Preserving and portraying the Polynesian Cultural Center's cultural authenticity in the seamstress department
The Polynesian Cultural Center seamstress department, together with students, service missionaries and community members, bring their personal experience and knowledge to create authentic costumes to echo the spirit of Polynesia, says the PCC website. Polynesian cultures have complex details woven into each piece of traditional attire, according to the website. Each pattern, stitching and color represent a distinct tradition from a particular island culture.
Elizza Keni, assistant supervisor for textile and uniform design at PCC from Australia, said although some workers at the Center are behind the scenes and out of the spotlight, the seamstress department plays a pivotal role in the creation of traditional costumes and uniforms used by staff and performers around the Center.
Keni said the seamstress department started when the PCC opened in 1963. She said there were two or three seamstress departments that focused on performers and uniforms. She said the department’s goals shift from time to time to allow all of the workers to appreciate their work and the culture of each piece of clothing and fabric. “Though changes occur from time to time, the importance of bringing the culture to the world stuck with our minds. This mindset helped us to show the world what Polynesia is,” she said.
During those early years, Keni said the skills and knowledge about Polynesian quilts and fabrics were passed down to young workers and encouraging them to continue the tradition moving forward. “The aunties kept reminding us to love what we are doing. They reminded us that every time we put our whole love and effort into seaming the clothes, it can heavily affect the guest’s experience,” she said. Up to this day, she said this is still observed in their department, continuing the tradition.
The PCC website says each performer’s costume is a conduit for the cultural stories it represents. As part of the seamstress department, the employees’ roles are to help portray the story through the clothes they make. Each garment, whether it is for Aotearoa’s haka or Tahiti’s dance, carries with it centuries of stories, celebrations and ceremonies.
Keni said part of preserving culture is to pattern and buy the fabrics from places where they originate. She said most of the fabrics are available here in Hawaii, but for some costumes, the fabrics are only available to their respective islands. “We have ample help from many people to source the fabrics and materials we use. Most managers on each island know people, either around the island or outside the island, [where] they can source the supplies we need or a specific attire they want. It takes diligent communication with each island manager to see if we made the costume the right representation of the culture,” she said.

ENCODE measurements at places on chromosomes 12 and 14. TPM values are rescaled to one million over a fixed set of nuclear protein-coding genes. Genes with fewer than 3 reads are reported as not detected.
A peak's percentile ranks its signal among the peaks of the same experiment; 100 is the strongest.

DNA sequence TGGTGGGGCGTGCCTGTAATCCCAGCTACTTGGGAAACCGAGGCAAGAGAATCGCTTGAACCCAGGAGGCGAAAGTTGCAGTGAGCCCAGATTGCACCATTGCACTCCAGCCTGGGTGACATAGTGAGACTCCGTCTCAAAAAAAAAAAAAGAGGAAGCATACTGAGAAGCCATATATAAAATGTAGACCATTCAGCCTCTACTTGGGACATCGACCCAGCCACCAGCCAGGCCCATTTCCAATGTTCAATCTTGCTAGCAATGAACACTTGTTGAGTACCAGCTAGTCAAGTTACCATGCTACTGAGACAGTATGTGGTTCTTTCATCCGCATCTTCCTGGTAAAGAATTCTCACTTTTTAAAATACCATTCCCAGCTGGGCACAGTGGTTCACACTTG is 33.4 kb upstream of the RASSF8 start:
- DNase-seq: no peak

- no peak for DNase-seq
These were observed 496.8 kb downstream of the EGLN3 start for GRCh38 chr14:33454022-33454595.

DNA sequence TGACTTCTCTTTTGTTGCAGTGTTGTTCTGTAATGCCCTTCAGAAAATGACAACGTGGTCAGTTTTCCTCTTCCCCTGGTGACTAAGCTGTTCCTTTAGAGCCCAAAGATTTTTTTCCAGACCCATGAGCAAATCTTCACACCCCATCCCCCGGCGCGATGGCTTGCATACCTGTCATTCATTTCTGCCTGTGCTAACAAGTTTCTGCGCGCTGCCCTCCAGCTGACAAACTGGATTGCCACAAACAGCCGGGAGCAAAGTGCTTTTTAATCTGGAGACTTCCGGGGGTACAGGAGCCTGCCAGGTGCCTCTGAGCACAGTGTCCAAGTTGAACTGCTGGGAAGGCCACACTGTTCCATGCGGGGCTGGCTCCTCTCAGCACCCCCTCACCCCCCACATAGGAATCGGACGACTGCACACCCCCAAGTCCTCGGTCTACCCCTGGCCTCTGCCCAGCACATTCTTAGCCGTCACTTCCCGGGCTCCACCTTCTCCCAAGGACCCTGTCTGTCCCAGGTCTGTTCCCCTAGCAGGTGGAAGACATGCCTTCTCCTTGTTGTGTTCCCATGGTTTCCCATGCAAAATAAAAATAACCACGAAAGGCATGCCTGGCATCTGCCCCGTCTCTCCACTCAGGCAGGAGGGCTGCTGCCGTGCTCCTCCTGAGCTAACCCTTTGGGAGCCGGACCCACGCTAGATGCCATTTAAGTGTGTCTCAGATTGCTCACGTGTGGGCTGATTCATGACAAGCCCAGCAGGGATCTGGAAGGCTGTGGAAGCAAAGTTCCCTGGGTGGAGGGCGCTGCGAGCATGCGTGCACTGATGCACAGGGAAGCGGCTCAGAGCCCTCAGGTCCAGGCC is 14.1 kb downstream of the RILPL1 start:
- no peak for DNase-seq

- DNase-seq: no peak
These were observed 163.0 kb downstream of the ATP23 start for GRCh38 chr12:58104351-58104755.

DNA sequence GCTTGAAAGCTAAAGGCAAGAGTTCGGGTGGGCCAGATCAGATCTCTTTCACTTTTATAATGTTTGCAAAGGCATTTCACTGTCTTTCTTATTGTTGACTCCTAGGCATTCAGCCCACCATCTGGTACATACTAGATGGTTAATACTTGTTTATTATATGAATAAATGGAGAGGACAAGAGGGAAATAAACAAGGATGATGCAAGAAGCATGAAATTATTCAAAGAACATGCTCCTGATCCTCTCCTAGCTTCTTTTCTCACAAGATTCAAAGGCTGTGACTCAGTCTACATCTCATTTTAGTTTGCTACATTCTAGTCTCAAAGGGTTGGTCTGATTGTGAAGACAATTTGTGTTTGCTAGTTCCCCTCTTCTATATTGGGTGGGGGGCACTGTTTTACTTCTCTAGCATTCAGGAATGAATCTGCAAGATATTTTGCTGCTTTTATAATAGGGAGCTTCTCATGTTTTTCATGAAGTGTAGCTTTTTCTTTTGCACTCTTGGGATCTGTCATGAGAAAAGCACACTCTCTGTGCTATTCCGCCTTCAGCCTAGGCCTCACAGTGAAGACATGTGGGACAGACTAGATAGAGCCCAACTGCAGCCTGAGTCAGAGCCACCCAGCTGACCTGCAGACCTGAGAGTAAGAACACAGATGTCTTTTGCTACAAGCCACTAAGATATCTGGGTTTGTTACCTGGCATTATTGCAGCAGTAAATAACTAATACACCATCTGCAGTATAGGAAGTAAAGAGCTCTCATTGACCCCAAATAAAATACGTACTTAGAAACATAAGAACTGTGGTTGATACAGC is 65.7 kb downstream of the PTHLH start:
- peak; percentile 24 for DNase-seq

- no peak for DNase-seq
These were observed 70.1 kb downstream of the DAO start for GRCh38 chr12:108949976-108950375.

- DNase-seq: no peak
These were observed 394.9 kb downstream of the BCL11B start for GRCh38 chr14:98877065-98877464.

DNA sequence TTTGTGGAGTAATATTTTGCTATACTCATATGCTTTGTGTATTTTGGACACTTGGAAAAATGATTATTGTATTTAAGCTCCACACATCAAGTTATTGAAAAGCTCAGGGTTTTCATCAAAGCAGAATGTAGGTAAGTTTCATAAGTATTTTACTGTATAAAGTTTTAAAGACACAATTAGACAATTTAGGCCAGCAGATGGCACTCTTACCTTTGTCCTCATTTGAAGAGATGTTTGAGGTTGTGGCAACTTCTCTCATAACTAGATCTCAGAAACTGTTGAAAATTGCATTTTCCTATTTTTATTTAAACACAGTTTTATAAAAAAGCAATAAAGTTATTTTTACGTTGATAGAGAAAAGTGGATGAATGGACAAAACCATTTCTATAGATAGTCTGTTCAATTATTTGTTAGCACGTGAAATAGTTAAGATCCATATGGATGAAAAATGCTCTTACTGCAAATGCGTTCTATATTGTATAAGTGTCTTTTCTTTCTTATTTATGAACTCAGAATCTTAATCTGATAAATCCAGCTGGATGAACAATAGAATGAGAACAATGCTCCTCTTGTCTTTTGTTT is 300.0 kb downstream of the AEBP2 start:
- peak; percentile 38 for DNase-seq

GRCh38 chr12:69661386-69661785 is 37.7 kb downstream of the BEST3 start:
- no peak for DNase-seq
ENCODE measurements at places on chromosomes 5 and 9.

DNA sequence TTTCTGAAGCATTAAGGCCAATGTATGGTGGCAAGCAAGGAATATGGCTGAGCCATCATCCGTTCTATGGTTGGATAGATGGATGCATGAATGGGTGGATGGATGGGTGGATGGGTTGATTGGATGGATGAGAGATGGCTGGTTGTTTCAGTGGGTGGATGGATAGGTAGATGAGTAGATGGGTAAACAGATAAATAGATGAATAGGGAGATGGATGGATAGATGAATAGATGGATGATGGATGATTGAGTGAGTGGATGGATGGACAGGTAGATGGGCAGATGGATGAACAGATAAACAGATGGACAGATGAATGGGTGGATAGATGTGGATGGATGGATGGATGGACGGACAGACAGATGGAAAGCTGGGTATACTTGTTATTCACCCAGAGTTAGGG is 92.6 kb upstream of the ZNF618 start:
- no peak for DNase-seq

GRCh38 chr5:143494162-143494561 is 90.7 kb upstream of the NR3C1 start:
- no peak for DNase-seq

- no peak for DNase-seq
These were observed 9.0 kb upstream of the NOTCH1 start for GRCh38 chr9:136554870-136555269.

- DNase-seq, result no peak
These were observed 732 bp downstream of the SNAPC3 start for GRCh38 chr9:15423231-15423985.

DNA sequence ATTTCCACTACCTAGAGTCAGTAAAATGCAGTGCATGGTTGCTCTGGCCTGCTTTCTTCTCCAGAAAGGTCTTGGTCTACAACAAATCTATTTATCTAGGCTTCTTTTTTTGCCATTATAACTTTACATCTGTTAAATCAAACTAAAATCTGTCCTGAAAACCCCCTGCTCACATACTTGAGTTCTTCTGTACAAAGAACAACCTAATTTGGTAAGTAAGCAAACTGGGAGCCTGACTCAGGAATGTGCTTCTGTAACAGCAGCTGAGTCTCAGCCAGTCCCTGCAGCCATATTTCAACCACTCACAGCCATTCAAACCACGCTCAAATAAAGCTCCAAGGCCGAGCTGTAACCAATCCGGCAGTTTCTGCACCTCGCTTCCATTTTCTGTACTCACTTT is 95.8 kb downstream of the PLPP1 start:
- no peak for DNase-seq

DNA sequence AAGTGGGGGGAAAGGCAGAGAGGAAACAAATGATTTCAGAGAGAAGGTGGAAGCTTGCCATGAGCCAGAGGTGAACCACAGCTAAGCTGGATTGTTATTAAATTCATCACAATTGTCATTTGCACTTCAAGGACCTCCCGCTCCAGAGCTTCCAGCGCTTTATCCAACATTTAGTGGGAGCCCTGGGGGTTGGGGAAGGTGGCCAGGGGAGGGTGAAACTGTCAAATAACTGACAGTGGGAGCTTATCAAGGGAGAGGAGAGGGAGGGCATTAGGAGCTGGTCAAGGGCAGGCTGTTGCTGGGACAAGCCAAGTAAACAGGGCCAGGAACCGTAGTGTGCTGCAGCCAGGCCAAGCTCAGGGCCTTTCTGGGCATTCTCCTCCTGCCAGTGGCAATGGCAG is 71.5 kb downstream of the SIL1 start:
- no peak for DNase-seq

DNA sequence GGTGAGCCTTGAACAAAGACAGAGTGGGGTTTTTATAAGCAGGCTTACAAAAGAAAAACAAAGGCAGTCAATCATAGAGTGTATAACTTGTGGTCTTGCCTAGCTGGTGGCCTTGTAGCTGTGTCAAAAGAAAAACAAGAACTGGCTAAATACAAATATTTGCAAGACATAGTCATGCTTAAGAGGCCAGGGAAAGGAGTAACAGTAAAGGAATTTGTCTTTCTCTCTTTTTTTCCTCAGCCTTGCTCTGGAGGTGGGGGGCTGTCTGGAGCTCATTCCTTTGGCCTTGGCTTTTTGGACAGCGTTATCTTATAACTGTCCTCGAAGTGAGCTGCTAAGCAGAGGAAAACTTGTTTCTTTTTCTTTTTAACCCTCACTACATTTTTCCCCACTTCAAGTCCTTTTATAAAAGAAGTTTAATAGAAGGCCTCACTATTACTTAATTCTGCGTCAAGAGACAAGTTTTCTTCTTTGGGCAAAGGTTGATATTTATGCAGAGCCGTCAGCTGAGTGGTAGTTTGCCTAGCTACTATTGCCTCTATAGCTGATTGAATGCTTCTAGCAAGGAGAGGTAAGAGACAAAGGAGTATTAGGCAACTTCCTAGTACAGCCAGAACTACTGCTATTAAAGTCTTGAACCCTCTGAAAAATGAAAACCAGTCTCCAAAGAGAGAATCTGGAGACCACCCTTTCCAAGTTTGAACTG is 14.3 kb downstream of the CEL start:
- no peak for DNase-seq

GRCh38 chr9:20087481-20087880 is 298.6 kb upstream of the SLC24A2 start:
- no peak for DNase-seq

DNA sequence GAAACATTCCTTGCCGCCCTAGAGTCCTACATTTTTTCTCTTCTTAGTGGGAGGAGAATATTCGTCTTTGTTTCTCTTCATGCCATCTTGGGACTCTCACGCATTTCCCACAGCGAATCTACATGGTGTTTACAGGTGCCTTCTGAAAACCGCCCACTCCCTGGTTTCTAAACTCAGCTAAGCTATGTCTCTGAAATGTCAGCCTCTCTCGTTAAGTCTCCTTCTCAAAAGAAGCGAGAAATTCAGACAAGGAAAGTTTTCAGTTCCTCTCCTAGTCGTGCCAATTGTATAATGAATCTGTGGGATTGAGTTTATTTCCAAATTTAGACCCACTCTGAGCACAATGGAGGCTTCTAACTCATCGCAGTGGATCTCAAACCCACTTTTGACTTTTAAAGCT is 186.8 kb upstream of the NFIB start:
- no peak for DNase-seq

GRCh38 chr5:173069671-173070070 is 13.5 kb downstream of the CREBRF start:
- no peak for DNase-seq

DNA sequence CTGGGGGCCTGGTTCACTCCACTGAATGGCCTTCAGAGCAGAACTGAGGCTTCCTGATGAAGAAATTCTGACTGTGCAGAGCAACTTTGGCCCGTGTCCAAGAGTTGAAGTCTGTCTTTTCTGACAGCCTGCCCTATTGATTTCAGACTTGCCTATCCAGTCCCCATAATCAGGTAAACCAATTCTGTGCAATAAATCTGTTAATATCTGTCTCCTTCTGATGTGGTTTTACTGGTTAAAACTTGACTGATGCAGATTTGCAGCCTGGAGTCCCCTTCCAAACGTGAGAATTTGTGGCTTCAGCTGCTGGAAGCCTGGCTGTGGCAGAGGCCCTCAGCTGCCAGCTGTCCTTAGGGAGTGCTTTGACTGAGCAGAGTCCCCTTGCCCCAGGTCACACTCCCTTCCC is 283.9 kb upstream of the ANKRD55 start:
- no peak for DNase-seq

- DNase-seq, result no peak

Keni explained most traditional costumes can take up to one year to make due to the sourcing of fabrics and the need to provide sample designs, and get approval from cultural specialists to start making it. “Besides sewing their attires, it takes a lot of our time and effort to get it done. Although, not all attires needed that long to make. It is just the traditional costume that needs that much time to consider,” she said.
Olivia Drake, a senior and a student seamstress from Idaho majoring in intercultural peacebuilding and psychology, said before coming to Hawaii she found out PCC was the best representation of Polynesian culture. She said being able to work at PCC was the best decision she made to learn more about Polynesia, especially the types of clothing they sew every day. Drake said, “As part of this special department of PCC, we aim as a team to preserve, promote and share the culture with tourists and guests through the traditional clothes each island wears.” She said they make sure before they change the patterns of traditional clothes they are sewing, it should be approved by each culture it represents.
Keni added, “Besides the traditional fabrics we are working on, the best way for us to preserve the culture is to carefully mentor the upcoming workers and future department managers about our work.” She explained past workers created a similar working environment they all share, where workers and managers respect the culture of the island and take care of each of their respective costumes. “It is more than just sewing. It is showing love through your work,” she said.
Judy Mansen, a service missionary from Ellis, Idaho, said the center makes sure proper fabrics go to their proper islands. “I know I have been sewing most of my life, but it is important to remember when you are working for a cultural center to make sure your fabrics and styles fit the island it represents. That does not only make the Center authentic but preserves the culture and history behind the design of each costume,” she said.
Drake said the future looks promising for the Center “because we aim to preserve the Center’s culture. There is an emphasis on using an integration of techniques and using modern technology to create clothes for the future. We make sure to maintain the cultural significance of each piece of clothing we make, even when materials are evolving and current machines are being replaced with new ones.”
Ever since Keni started working in the seamstress department, she said she saw enormous changes within their department on how they create the clothes. “I started working here when most laborers needed a manual effort from everyone to create a certain costume. Right now, I have seen the PCC update most of the machines that we are using and slowly turning to digital.
“Although modern technology is paving its way to our department, it does not take away our responsibility to create the best and most authentic costume a performer will wear,” Keni said.